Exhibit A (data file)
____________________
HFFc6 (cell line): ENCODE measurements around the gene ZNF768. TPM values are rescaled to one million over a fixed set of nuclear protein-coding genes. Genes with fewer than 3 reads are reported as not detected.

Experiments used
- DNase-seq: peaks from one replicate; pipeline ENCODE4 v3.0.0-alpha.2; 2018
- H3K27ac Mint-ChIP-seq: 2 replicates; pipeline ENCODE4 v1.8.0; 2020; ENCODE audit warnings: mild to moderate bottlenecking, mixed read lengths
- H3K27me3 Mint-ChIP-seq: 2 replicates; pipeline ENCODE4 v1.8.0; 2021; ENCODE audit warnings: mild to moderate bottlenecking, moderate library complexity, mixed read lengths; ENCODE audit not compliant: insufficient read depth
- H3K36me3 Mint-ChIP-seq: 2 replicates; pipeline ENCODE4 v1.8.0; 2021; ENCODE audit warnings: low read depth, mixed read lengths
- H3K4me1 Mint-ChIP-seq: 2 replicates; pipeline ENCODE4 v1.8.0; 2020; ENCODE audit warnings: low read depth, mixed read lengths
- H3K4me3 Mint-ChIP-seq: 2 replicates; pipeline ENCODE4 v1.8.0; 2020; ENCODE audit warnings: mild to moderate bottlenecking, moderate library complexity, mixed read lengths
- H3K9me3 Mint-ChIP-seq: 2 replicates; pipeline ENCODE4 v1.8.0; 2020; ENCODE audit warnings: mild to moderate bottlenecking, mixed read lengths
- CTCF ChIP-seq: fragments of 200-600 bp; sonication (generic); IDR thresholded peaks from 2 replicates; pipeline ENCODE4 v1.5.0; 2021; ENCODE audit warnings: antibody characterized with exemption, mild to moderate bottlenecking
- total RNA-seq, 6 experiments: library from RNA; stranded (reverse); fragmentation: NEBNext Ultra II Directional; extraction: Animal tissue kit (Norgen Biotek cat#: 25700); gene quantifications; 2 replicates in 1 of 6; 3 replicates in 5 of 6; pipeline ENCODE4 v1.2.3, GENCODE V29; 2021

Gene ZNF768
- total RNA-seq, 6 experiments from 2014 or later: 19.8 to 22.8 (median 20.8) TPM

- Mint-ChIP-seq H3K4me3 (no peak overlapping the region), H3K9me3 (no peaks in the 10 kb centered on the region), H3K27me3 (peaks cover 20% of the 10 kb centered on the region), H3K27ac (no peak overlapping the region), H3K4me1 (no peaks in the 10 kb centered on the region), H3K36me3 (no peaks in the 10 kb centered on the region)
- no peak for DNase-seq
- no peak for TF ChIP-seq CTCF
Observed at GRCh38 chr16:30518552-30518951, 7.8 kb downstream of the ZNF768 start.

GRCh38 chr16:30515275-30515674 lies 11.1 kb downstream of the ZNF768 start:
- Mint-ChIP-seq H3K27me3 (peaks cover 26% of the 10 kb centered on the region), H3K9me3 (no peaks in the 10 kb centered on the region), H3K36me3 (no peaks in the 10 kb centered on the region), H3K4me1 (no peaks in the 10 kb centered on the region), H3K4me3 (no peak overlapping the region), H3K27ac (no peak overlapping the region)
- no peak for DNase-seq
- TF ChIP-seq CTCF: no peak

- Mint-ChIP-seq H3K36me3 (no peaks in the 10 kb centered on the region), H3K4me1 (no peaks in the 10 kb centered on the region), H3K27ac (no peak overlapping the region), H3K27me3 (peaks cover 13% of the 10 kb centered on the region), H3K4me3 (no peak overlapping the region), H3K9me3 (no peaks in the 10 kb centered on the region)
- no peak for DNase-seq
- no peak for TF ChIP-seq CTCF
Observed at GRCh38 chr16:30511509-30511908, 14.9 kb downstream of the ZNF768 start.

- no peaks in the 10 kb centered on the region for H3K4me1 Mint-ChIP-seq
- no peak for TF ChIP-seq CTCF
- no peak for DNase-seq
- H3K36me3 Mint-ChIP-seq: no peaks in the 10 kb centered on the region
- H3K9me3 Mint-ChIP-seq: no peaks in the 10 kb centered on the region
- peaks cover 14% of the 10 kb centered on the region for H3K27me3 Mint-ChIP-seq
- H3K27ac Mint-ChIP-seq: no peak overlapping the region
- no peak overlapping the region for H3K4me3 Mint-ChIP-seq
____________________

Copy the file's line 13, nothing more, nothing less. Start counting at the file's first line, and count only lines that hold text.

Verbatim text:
- total RNA-seq, 6 experiments from 2014 or later: 19.8 to 22.8 (median 20.8) TPM